On the Death of Eddie Vedder

One day the world will wake up to the news that Eddie Vedder has died. 

Sorry about that, but it’s the truth. For most of us, this day will not be a good one. His death will be reported like most celebrity deaths. Depending on how he goes out, they’ll be a swath of reporters in the studio and out on the scene giving us minute by minute details into his demise. They’ll tell us that he’d been unwell for a few years; the odd health complication, the fall down some stairs; the issues with his hearing after years of standing on top of loud amplifiers. They’ll say that he hadn’t picked up a guitar (or ukulele) in years. The arthritis in his hands made it impossible for him to play anymore. They’ll play us snippets from his musical career. Firstly, his duet with Chris Cornell of Soundgarden on ‘Hunger Strike’ by Temple of the Dog, the first time the world really got to hear that lovely voice. This will be followed by the youthful heyday of his years spent in Pearl Jam, with his long flowing and luxurious hair flopping and waving around as he plummets into a waiting audience. Next, they’ll show clips from the ‘Jeremy’ music video, really the only Pearl Jam video worth showing. This will be followed by his angst-ridden live appearance on Saturday Night Live in 1994. A performance in which many were convinced he told a cameraman to “fuck off” during the taping of the song ‘Rearviewmirror’. 

Surviving members of Pearl Jam (by this point Mike McCready and Matt Cameron will have already passed) will mourn their lost brother. Guitarist, Stone Gossard, will say there was a period where they hadn’t really spoken in years, but because they both saw their lives rattling towards an ending, they had reconnected and became great friends once again. Jeff Ament will confirm that indeed Vedder did tell a cameraman to “fuck off” on Saturday Night Live and that it was the most punk rock thing he had ever witnessed. They’ll be moments from his solo career; the soundtrack to Sean Penn’s Into the Wild (2007) and his debut solo record, Ukulele Songs (2011), right up to his last record, Voices and Voices (presumed release date 2036), in which, because of his arthritis and his inability to play an instrument will be just a collection of a capella songs, native chants and whistling. Music magazines like Rolling Stone (if not defunct) and websites like the NME (I say like NME, as the actual NME will definitely not exist) will give the record four stars out of five and praise the record for its bravery, the sombre undertones of Vedder’s mortality that seem to creep in on songs like ‘I’m Dying Here’ and ‘The Last Wave (That I Will Ride)’, but you and I, and the record-buying public at large will know that it was an underwhelming final record; an unremarkable swan song.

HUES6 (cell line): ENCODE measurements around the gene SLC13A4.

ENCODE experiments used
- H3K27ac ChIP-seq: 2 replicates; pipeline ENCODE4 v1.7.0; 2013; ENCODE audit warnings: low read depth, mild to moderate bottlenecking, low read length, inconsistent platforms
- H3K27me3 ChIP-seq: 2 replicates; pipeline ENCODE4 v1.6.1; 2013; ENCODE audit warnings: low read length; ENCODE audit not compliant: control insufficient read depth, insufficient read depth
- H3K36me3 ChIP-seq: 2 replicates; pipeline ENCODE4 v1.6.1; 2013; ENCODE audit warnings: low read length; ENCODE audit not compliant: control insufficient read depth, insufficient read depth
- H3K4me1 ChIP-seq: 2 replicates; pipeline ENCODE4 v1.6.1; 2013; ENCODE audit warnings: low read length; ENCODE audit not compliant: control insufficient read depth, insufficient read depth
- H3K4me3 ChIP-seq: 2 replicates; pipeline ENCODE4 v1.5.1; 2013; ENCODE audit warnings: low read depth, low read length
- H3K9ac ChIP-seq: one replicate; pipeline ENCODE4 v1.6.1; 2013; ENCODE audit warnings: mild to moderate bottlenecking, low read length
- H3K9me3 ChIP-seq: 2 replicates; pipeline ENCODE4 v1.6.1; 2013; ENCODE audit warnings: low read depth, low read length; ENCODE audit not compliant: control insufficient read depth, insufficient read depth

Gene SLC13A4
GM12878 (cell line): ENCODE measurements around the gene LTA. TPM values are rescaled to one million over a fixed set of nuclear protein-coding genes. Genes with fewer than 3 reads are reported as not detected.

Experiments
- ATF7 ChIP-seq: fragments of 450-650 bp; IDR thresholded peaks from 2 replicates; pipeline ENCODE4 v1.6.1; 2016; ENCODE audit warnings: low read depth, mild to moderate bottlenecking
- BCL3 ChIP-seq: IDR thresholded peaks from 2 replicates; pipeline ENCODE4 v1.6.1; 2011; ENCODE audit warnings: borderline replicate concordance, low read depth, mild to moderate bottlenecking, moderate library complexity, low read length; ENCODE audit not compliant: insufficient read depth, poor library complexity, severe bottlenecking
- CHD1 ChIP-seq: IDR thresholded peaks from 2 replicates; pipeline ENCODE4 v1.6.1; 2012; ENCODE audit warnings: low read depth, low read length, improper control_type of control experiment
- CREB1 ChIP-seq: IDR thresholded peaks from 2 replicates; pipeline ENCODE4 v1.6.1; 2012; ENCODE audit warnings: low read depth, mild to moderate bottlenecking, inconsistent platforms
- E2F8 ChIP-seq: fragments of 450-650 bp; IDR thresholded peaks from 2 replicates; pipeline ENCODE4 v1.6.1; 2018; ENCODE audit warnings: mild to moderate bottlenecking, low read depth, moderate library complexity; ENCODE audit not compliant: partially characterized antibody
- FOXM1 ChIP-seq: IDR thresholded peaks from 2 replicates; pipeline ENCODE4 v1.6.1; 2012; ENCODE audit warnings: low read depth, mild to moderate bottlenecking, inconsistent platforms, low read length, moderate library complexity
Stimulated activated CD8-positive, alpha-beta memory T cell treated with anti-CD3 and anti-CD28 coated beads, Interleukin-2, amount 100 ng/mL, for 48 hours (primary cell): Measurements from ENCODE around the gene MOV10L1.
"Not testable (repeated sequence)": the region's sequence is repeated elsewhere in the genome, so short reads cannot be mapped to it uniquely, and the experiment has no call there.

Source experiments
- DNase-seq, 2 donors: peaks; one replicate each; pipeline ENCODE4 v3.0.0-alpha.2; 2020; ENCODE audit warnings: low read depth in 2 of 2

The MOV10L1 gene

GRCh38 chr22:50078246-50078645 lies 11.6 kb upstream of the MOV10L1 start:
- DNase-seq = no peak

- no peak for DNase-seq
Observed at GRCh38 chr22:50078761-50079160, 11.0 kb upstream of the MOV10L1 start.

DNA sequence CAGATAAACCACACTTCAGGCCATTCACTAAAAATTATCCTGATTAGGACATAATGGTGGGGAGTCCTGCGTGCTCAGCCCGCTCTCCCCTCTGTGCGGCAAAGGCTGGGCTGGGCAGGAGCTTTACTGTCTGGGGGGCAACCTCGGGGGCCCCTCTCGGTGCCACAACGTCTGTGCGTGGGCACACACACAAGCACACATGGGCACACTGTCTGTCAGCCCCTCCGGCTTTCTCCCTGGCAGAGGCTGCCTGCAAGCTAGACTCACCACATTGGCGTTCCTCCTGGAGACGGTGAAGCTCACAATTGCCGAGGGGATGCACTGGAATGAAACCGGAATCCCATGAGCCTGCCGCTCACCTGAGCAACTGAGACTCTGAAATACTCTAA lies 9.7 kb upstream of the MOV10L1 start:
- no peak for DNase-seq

In the last moments of his existence, knowing that death is upon him, Eddie Vedder will grab his old surfboard that has hung on the wall for a decade or so and against the advice of his wife, his grown-up children, and his doctor, he’ll stroll to the crest of the ocean shore and see in the distance the makings of a perfect tube. He’ll paddle out on top of the board, the warm salty water easing his stiff and swollen joints. He’ll feel like a young man again. His old body becomes a union with his withered mind and years of memories and dreams melting away and creating, for a few moments at least, a younger, almost new-born spirit, rattling to oblivion and free from the pain of living. And I’ll cry as you will. As I watch on as the news as reporters run across the beach with their cameramen tripping and stumbling in the sand behind them, and trying for a steady shot of the tumbling waves. The dog walkers, beach bums, and surfer dudes will pull out their phones (or maybe they’ll just hit record on whatever cybernetic ocular  implant they have… this is the future after all) and hold them in the air recording for prosperity the death of Eddie Vedder, who’ll be but a speck of dust in the hurricane of waves and surf. 

For a few moments the ocean will rejoice as the son it delivered to earth is returned home. The waves will fold back in on themselves, embracing the mortal bag of bones and muscle. Onlookers on the beach will gasp at this apparent schism of nature and an incomprehensible sight to behold. Eventually, the surfboard will be returned to the shore. The body will never be found. It will be dragged to the bottom of the ocean and there it will stay, forever, untouched by the sea creatures who would normally feast on the carcass of a dead human, but will stay away out of respect for all the work he did to preserve the oceans. Those on the beach will break the surfboard apart and hand them out as little mementos of the occasion. 

Those that have watched this event will feel hollow inside. They’ll recall the posters of five hairy young men that were plastered on their bedroom walls. One of those men, in particular, looking earnest and intensely at the camera (at you) as if challenging you to get out of bed and do something constructive with your life: Write a song, make a film, travel the world, fall in love, become a politician, save lives, build a house, learn to master an instrument, break down a preconceived social barrier, drink a beer, smoke a joint. You’ll do all these things, maybe brilliantly, or maybe half-assed. But because he urged you to, you’ll at least try your hardest. One thing you will do well is mourn his passing. You’ll weep and sob so hard for a man you watched die as it was broadcast live. You will at least do that well. 

My name is Stephen Lee Naish. I’m a writer, author, artist, and library worker originally from the UK, but now living in Kingston, Ontario, Canada. My work has been published in The Quietus, 3AM, Empty Mirror, Red Fez, Dirty Movies, and Albumism. I wrote a book on Dennis Hopper. 

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